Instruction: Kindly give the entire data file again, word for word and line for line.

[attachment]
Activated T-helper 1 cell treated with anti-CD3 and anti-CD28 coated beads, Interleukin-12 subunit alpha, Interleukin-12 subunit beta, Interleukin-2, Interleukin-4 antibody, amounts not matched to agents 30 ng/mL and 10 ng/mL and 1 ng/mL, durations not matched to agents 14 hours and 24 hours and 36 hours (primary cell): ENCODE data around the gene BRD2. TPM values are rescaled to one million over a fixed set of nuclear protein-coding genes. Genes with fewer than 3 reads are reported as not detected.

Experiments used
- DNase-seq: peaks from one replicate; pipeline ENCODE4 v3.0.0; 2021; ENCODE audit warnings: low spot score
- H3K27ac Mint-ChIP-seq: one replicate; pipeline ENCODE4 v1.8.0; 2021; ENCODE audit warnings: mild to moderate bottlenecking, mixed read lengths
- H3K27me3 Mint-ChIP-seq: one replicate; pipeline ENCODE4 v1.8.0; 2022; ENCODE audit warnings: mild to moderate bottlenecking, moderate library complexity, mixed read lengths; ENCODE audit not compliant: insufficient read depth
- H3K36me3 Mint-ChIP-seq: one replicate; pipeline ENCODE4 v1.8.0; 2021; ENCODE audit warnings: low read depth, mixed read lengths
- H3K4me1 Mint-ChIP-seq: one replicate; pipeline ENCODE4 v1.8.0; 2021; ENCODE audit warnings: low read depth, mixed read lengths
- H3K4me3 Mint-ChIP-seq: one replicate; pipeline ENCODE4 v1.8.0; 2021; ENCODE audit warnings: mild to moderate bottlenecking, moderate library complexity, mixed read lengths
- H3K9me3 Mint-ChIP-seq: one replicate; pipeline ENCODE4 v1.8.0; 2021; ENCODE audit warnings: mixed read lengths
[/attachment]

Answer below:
Activated T-helper 1 cell treated with anti-CD3 and anti-CD28 coated beads, Interleukin-12 subunit alpha, Interleukin-12 subunit beta, Interleukin-2, Interleukin-4 antibody, amounts not matched to agents 30 ng/mL and 10 ng/mL and 1 ng/mL, durations not matched to agents 14 hours and 24 hours and 36 hours (primary cell): ENCODE data around the gene BRD2. TPM values are rescaled to one million over a fixed set of nuclear protein-coding genes. Genes with fewer than 3 reads are reported as not detected.

Experiments used
- DNase-seq: peaks from one replicate; pipeline ENCODE4 v3.0.0; 2021; ENCODE audit warnings: low spot score
- H3K27ac Mint-ChIP-seq: one replicate; pipeline ENCODE4 v1.8.0; 2021; ENCODE audit warnings: mild to moderate bottlenecking, mixed read lengths
- H3K27me3 Mint-ChIP-seq: one replicate; pipeline ENCODE4 v1.8.0; 2022; ENCODE audit warnings: mild to moderate bottlenecking, moderate library complexity, mixed read lengths; ENCODE audit not compliant: insufficient read depth
- H3K36me3 Mint-ChIP-seq: one replicate; pipeline ENCODE4 v1.8.0; 2021; ENCODE audit warnings: low read depth, mixed read lengths
- H3K4me1 Mint-ChIP-seq: one replicate; pipeline ENCODE4 v1.8.0; 2021; ENCODE audit warnings: low read depth, mixed read lengths
- H3K4me3 Mint-ChIP-seq: one replicate; pipeline ENCODE4 v1.8.0; 2021; ENCODE audit warnings: mild to moderate bottlenecking, moderate library complexity, mixed read lengths
- H3K9me3 Mint-ChIP-seq: one replicate; pipeline ENCODE4 v1.8.0; 2021; ENCODE audit warnings: mixed read lengths